Run HTTPS using certificates from local CA


I am trying to run HTTPS using certificates from my local network CA so I can connect mobile devices to my chat server. As this is running on an internal network I need everything to resolve properly on the local corporate network, even though the server can get to the open Internet. While I do own the domain I am using, it does not resolve to any address other than the domain naming host if RocketChat attempts to resolve the name externally not using the local DNS.

I have followed the instructions for setting up HTTPS with local certificates, but have been unable to get this to properly function. So I have two basic questions:

  1. How does RocketChat/Caddy perform name resolution so I can validate that it is pointing to the proper location.
  2. How should this be configured, if what I have done is incorrect, to enable use of a local certificate authority?

Below follows a summary of the installation.


I installed RocketChat on a new Ubuntu 18.04 LTS system using the snap
sudo snap install rocketchat-server

Then I enabled caddy as follows:
sudo snap set rocketchat-server caddy-url=
sudo snap set rocketchat-server caddy=enable
sudo snap run rocketchat-server.initcaddy

After this I edited the Caddy File:
/var/snap/rocketchat-server/current/Caddyfile to point to my certificates so it now looks like the following:
tls /etc/ssl/ /etc/ssl/
proxy / {

The root CA for these certificates is installed on all systems on my local network.

When I run the commands:

sudo snap set rocketchat-server caddy=enable
~$ sudo snap set rocketchat-server https=enable

I get the following error message
error: cannot perform the following tasks:

  • Run configure hook of “rocketchat-server” snap (run hook “configure”: Error: Your public IP doesn’t match the one resolved for caddy-url, disabling https …)

The ip address delivered by DNS on my local network is
on the server I have updated the /etc/hosts file so that local name resolution returns the same address, with no change in results

Server Setup Information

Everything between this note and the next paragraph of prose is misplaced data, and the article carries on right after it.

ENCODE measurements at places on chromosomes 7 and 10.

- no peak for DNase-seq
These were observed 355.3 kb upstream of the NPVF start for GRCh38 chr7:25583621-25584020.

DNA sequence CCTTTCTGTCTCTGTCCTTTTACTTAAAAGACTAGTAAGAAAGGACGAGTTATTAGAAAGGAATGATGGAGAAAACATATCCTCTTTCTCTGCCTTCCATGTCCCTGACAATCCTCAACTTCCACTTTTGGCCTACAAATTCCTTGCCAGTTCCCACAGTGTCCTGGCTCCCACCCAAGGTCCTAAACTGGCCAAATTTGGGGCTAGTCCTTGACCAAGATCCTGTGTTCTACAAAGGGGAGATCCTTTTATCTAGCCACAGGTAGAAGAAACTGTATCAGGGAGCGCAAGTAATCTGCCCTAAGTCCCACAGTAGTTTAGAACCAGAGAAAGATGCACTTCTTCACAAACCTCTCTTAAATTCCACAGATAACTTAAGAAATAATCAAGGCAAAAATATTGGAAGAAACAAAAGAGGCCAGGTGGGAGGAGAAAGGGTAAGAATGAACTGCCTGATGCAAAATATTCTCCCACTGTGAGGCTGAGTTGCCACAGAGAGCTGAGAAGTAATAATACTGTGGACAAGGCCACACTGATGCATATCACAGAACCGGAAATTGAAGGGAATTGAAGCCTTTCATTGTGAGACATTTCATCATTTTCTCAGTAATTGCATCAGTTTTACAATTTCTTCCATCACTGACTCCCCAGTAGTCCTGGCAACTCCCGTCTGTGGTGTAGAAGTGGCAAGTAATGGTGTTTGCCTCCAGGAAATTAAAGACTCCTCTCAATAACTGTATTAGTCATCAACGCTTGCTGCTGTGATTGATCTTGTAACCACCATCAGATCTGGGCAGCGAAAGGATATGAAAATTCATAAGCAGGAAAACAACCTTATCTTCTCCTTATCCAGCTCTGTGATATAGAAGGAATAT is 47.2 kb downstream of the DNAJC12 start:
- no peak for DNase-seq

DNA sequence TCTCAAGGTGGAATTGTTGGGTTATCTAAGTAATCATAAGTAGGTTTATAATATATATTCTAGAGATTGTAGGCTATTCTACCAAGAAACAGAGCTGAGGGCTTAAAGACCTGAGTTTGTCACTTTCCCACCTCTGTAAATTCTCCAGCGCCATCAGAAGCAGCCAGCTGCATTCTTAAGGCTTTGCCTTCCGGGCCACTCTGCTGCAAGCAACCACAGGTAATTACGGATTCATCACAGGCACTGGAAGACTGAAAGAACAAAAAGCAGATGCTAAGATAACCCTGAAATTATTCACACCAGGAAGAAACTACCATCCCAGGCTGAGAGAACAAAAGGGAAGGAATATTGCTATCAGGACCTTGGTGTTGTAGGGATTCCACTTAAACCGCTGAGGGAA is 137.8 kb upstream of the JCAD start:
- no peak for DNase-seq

Version 2.4.11
Apps Engine Version 1.11.2
Database Migration 170
Database Migration Date April 17, 2020 4:01 PM
Installed at April 17, 2020 12:28 PM
Uptime 3 hours, 52 minutes, 1 seconds
Deployment ID NtEnC8JhCvmRxgSuA
PID 19501
Running Instances 1
OpLog Enabled


Hash 8bc295e01ef53075a625cb781e61946568fc7689
Date Wed Feb 26 17:36:45 2020 -0300
Branch HEAD
Tag 2.4.11
Author Diego Sampaio
Subject Bump version to 2.4.11

Runtime Environment

OS Type Linux
OS Platform linux
OS Arch x64
OS Release 4.15.0-96-generic
Node Version v8.17.0
Mongo Version 3.6.14
Mongo Storage Engine wiredTiger
OS Uptime 7 hours, 49 minutes, 32 seconds
OS Load Average 0.01, 0.04, 0.02
OS Total Memory 7.79 GB
OS Free Memory 5.28 GB
OS CPU Count 1

Build Environment

OS Platform linux
OS Arch x64
OS Release 4.19.76-linuxkit
Node Version v8.17.0
Date February 27, 2020 5:12 AM
  • Version of Rocket.Chat Server:
  • Operating System:
  • Deployment Method:
  • Number of Running Instances:
  • DB Replicaset Oplog:
  • NodeJS Version:
  • MongoDB Version:
  • Proxy:
  • Firewalls involved:

Any additional Information

It would appear that perhaps this is not possible to do using Caddy. I found a post here Snap caddy https that seemed to imply that one way to make this work is to install and run nginx instead. I am not quite sure how to do that when rocketchat is installed using snaps. Perhaps someone can let me know if this is possble, and perhaps a pointer as to what is managing the web site in the snap so I can redirect it to nginx.

So it appears that RocketChat or Caddy do an IP validation using This is a bad plan for Intranets as the only address it will find is the outward facing ip of the corporate router or firewall, which is most certainly not the address associated with the corporate server. Hence the snap install of RocketChat/Caddy will never work on an isolated corporate network with https enabled. I do hope that at some point this will get fixed, but until that time the only option appears to be doing a manual install and using nginx (or something else) as an https proxy. Too bad there is not a switch to allow caddy to use only the local dns server for ip validation.